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An NIH study of treatments for high blood pressure, called the ALLHAT trial, shows some of the strengths and limitations of comparative effectiveness research to improve patient care. More...
For journalists and other media professionals
The St. Petersburg Times ran an editorial Sunday about the good, the bad and the ugly in the debate over health care reform.
The piece – featured on the Times’ PolitiFact.com – offered a thoughtful and substantive take on current reform measures, including comparative effectiveness research (CER). In it, author Angie Drobnic Holan correctly states that, “A comparative effectiveness research center will conduct and publish scientific research to find which treatments are the most effective.” She futher explains, "The bills being considered now don't allow for the comparative research to be binding on health care plans or dictate treatment. Still, it seems reasonable to assume that health insurers will begin to act on the government information, refusing to fund treatments considered experimental or ineffective."
PIPC agrees with Miss Holan and hopes that this type of scientific research will provide easy-to-access medical information for both patients and providers.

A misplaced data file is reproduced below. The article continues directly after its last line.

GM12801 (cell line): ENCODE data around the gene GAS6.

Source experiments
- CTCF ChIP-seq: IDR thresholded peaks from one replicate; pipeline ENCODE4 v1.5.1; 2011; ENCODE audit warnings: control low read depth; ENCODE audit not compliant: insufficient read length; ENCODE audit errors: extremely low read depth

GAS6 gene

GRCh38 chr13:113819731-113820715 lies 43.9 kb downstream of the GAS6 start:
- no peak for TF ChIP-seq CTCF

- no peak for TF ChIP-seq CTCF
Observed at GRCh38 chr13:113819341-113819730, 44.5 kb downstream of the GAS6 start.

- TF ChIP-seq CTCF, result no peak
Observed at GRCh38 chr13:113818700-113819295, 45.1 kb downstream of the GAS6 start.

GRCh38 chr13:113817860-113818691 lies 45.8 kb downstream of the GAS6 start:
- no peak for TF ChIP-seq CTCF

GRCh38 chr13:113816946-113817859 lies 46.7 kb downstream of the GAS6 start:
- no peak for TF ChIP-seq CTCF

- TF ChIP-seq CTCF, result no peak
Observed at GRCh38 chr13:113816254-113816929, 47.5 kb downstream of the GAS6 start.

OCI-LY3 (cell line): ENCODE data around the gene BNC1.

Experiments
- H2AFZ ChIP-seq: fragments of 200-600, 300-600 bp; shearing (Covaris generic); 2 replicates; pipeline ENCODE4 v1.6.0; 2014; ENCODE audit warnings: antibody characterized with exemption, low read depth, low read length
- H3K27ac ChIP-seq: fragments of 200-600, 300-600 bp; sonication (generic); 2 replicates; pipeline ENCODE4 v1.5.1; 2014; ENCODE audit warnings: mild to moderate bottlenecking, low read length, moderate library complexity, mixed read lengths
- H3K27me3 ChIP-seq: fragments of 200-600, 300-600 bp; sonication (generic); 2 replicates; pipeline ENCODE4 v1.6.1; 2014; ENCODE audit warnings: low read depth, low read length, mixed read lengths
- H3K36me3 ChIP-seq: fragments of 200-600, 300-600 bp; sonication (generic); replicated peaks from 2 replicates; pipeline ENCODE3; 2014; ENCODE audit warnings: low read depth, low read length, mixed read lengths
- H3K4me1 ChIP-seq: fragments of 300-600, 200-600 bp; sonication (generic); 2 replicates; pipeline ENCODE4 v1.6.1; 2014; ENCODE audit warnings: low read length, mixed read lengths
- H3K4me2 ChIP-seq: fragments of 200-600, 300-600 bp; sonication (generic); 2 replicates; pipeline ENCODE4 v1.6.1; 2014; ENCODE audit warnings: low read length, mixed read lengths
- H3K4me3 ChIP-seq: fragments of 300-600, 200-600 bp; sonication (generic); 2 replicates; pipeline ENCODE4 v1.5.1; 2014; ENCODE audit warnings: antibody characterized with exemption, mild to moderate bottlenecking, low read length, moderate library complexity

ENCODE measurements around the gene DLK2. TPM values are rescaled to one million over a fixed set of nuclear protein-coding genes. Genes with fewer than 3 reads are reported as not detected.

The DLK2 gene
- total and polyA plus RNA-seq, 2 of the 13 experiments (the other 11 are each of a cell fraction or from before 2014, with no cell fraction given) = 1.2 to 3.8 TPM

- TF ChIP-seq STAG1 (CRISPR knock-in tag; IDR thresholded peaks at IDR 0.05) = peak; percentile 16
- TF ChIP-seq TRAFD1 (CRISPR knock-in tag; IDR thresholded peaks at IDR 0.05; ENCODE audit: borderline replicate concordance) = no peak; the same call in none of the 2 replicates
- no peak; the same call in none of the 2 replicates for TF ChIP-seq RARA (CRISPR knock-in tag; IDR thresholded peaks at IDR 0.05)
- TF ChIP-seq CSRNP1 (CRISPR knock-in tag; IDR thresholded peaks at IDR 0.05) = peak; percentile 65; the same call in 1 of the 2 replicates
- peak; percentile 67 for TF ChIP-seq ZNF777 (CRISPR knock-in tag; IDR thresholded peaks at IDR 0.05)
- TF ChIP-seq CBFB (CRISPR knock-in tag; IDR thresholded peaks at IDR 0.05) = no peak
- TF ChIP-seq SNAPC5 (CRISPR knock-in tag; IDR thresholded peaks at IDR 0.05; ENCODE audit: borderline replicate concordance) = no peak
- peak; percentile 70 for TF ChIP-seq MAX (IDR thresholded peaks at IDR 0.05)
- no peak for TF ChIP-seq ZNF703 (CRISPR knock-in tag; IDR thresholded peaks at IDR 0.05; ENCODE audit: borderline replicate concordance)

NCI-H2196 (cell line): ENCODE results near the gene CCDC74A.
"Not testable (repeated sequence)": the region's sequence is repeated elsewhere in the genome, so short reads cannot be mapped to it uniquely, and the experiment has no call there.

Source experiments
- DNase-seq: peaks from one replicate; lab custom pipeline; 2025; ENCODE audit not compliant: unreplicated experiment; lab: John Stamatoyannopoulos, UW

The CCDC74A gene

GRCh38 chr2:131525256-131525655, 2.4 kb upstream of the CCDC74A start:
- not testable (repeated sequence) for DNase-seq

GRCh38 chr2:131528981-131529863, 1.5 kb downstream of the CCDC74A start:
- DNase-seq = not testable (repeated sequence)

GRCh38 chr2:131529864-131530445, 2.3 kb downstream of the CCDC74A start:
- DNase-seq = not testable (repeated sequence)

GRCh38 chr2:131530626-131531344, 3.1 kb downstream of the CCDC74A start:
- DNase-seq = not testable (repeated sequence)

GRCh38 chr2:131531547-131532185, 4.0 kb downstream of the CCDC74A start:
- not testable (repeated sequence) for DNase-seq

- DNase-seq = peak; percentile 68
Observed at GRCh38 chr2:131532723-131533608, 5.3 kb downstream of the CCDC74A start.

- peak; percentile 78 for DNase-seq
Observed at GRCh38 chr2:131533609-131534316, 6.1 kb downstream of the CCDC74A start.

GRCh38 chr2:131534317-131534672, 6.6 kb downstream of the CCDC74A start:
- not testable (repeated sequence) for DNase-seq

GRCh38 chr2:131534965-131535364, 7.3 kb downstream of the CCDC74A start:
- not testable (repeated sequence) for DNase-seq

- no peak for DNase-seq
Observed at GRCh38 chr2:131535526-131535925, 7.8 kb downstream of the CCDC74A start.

It is indeed reasonable, however, to assume that health plans and government agencies will seek to make use of CER results to deny coverage of some tests and treatments. This is why it’s so important for CER policy to include strong provisions that focus research on the needs of patients, especially people with disabilities and those in racial and ethnic minorities. In addition to strong patient protections, CER must be run by an independent institute that gives full consideration to the needs of patients and providers, rather than focusing on the needs of health insurance companies and government agencies.
There are two pieces of legislation in Congress right now that champion this type of strong CER framework – H.R. 2502 and S. 1213. These bills place comparative effectiveness research in an independent, patient-centered research institute that is focused on patient needs, not policy decisions.
In fact, an updated, bipartisan version of Rep. Kurt Schrader’s CER Act of 2009 (H.R. 2502) is set to be considered by the House Energy and Commerce Committee when Congress reconvenes in September. We are urging lawmakers and concerned citizens alike to support this bill – legislation that is a big step forward for health reform in our country.